That evening our two dogs got after some hogs and they ran for accustomed shelter.  One ran partly through the fireplace where it received a warm reception.  It was then caught and pulled back by James Campbell.

We were thirteen in all and had brought but one bedstead.  It was set up and other beds were made on store boxes and on the puncheon floor of the loft which was reached by climbing a ladder on the outside of the house.  There was no shelter for the horses that night and they were tied to the wagon.

The next day we went to a sawmill north of Vanburen, got some boards and put a floor in the house and loft and made a door of rough boards and also got a sash and six panes of glass for the window.  Next a shelter for the horses was built of logs.  Then father came up to Henry Carl’s south-west of where North Baltimore now stands, for feed for the horses.

We got our grinding done out about Vickers’s at a horse mill owned by the father of John Franks.  Later Nelson Copus built a water mill about a mile from us which was run wherever there was water enough in the creek.  We had no cook stove but cooked in Dutch ovens and pots hung over cranes over the fire.

That fall father went to Findlay for a doctor and when he came we asked him if he could tell us where to get sugar.  He said he knew there was none in Findlay but thought perhaps we could get it in Tiffin.

In the spring we made maple sugar and molasses and planted corn, and the following summer built the first frame house that was built in Bloom Township.  It was 18×36.  While it was being built one of our neighbors after surveying it said, “What do you want with such a large house?”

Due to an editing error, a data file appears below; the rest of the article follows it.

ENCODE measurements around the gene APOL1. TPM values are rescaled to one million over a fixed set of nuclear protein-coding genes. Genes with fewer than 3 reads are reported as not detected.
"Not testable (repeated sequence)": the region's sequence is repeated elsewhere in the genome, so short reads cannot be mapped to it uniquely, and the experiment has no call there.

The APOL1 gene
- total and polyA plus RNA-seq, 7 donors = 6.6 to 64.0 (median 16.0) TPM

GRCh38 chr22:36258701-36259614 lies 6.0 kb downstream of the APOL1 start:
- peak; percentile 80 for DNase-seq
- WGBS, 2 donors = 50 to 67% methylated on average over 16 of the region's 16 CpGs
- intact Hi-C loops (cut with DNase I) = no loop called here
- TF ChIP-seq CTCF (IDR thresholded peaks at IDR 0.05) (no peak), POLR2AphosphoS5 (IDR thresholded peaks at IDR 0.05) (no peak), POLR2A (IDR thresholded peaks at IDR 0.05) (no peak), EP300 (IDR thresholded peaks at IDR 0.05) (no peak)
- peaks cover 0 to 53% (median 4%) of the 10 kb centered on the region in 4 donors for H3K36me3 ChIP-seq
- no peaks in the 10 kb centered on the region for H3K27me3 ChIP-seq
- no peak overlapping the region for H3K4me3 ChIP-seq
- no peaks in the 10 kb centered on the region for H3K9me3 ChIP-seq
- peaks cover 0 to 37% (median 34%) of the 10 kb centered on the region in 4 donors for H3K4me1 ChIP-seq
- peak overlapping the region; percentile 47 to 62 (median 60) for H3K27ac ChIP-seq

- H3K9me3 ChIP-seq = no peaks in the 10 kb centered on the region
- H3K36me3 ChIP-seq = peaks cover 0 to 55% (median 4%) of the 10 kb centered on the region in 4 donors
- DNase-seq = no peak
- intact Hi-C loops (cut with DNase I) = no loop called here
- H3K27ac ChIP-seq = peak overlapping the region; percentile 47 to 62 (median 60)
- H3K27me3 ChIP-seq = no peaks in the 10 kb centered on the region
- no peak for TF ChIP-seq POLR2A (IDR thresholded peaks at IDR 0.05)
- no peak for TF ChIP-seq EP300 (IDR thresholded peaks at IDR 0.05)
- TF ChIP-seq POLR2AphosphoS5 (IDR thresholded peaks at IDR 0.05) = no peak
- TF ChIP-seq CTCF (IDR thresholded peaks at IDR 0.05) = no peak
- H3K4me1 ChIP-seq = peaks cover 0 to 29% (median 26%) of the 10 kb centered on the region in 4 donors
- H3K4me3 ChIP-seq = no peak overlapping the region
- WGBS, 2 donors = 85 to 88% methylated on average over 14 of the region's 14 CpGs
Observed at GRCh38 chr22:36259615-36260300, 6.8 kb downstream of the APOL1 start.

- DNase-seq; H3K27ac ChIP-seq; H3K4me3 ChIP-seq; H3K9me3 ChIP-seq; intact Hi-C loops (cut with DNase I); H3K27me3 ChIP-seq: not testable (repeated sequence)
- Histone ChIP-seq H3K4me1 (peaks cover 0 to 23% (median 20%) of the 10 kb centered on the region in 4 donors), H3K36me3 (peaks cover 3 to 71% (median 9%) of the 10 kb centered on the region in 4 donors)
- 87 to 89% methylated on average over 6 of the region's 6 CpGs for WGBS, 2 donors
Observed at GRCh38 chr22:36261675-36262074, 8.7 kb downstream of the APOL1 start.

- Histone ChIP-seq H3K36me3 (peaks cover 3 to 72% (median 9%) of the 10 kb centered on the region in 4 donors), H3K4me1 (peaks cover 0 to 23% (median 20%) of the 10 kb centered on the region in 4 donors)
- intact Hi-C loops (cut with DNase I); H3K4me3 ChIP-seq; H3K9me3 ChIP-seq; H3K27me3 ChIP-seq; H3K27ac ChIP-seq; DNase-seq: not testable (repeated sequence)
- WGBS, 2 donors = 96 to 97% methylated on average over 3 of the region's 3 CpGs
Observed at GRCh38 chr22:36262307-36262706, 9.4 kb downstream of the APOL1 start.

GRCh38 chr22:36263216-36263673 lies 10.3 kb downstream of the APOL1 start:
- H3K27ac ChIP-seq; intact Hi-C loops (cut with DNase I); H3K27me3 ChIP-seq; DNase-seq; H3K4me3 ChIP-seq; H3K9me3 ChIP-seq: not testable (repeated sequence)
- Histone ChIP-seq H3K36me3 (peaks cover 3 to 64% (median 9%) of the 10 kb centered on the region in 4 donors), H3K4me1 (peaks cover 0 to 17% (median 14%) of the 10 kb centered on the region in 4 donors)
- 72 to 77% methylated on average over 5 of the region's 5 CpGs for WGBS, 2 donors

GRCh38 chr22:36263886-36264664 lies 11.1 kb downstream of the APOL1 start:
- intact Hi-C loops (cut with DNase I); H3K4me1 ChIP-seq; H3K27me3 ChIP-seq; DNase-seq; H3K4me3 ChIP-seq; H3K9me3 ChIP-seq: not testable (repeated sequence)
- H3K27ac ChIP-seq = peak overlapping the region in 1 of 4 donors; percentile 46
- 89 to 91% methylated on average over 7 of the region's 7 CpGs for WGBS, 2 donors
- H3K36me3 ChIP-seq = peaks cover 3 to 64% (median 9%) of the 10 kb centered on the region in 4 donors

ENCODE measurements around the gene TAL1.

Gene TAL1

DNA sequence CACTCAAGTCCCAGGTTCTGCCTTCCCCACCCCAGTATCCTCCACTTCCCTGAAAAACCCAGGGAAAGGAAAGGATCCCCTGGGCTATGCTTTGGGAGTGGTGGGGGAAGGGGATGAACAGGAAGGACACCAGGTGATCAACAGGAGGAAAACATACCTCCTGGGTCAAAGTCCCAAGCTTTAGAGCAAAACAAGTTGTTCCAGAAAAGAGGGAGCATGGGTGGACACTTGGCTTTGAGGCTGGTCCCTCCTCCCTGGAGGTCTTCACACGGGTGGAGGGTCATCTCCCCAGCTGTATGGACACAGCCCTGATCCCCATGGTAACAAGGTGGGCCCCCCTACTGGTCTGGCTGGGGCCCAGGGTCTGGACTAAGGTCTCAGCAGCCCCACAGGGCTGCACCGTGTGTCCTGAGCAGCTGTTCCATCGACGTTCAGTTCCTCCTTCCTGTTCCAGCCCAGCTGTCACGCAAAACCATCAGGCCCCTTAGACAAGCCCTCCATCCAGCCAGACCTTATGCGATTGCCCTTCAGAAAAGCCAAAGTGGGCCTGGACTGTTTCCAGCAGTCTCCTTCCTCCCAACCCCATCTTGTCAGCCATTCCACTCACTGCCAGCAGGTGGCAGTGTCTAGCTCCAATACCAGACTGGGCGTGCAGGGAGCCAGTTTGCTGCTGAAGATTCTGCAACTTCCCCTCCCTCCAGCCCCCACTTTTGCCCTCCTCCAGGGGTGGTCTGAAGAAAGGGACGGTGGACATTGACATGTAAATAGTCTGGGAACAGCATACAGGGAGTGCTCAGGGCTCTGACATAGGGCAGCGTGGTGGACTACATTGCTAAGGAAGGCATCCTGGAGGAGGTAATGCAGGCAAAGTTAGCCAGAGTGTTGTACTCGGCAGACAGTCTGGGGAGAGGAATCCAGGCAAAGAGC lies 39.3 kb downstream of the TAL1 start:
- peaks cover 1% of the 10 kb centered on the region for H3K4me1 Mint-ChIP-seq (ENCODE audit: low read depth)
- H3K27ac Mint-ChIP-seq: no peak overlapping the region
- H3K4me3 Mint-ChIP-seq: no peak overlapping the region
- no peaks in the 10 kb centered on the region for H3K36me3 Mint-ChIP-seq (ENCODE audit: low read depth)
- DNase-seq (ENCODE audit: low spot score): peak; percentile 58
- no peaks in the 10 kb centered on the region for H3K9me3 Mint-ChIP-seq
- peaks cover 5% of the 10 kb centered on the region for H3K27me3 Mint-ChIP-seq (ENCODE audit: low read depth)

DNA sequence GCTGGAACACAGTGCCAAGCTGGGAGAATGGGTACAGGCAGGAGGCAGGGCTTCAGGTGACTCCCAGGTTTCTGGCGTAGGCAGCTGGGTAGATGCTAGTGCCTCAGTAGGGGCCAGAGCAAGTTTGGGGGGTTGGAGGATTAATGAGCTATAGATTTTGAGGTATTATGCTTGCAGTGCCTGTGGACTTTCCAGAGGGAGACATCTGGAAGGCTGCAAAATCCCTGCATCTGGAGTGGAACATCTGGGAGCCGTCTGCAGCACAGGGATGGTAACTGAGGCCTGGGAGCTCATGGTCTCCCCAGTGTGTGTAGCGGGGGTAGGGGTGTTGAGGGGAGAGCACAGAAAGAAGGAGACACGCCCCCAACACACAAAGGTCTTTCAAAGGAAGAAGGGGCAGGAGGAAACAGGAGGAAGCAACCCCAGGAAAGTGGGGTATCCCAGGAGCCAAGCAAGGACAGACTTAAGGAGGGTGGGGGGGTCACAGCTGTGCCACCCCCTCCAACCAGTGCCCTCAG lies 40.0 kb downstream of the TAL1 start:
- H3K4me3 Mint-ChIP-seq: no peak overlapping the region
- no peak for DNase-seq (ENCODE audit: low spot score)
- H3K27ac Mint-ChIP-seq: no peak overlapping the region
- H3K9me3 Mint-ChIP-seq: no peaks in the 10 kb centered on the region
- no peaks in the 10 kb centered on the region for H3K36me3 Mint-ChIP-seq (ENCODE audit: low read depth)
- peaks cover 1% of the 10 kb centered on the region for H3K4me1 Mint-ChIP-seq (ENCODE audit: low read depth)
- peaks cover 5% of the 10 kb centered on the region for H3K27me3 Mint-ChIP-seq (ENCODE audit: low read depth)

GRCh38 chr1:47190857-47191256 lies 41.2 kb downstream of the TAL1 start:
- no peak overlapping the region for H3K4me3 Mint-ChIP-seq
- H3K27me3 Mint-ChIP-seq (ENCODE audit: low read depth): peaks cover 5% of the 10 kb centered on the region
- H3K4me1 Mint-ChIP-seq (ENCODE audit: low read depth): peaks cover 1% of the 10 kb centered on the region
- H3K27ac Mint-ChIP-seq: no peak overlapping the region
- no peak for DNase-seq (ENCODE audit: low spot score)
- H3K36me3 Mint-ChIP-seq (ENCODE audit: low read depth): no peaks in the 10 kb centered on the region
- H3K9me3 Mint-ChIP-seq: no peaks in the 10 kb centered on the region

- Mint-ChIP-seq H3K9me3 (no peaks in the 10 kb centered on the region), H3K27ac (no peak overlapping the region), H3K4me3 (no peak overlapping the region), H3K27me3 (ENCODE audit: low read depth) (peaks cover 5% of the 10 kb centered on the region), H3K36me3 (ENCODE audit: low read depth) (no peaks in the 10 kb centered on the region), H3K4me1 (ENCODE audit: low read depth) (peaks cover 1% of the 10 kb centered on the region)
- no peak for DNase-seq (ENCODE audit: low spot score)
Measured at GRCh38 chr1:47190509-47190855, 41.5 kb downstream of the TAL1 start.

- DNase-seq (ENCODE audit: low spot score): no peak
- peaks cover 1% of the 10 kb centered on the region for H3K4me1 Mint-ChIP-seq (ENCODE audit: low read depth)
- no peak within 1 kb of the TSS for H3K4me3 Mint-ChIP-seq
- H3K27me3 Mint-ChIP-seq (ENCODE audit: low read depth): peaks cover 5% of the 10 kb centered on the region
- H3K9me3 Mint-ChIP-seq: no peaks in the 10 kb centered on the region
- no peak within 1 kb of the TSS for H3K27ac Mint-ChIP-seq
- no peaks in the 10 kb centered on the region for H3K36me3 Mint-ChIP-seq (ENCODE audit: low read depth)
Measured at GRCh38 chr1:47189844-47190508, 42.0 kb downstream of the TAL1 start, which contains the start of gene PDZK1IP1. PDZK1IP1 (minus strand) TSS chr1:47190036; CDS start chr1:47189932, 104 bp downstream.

Our nearest neighbors were James Wiley, James Archer, and Joshua Bartlet.  Each lived about ½ mile distant, but the woods were so dense that we could not see their houses.  About two years after this enough clearing had been done so that we could see Mr. Archer’s house.

Everybody worked hard to clear the land and when one was ready for a log rolling all the neighbors sometimes for miles around would come together, some bringing their oxen to help haul the logs and roll them in heaps for burning.  No charges were made, and each helped his neighbors.

The nearest church was seven-miles from us, at Pleasant Hill, where Mr. Van Emman preached every two weeks.  When people went to church then they either went on horseback or walked.

The first buggy in this part of the country was brought from Pennsylvania by my uncle, Hugh Campbell, in 1842 and when he first drove to church it attracted more attention than an automobile does today.

The mail was carried from Bellefontaine to Perrysburg once a week by a man named Gordon.  We got our mail at Vanburen.  The only newspaper we had then was a weekly called the “Christian Herald” now the “Presbyterian Banner” which was at Pittsburg.  Sometime after this we got a county paper which was published in Perrysburg, and later the Cincinnati Gazette, a daily paper.  The postage on newspapers at that time was 26 cents per annum and letter postage 18 ¾ cents each.  All postage was paid by those receiving the mail as there were no postage stamps then.  At that time 50¢, 25¢, 12 1/2¢, and 6 1/4¢ pieces were the small coins.  I well remember the first 5¢ and 10¢ pieces coined.

The first railroad train we saw was at Carey, in 1848, when father was taking me to school at Columbus.

Note:  At the age of 20 months, Henry Campbell lost his eyesight due to scarlet fever and chicken pox.  The reference to attending school in Columbus may have been the Columbus School for the Blind.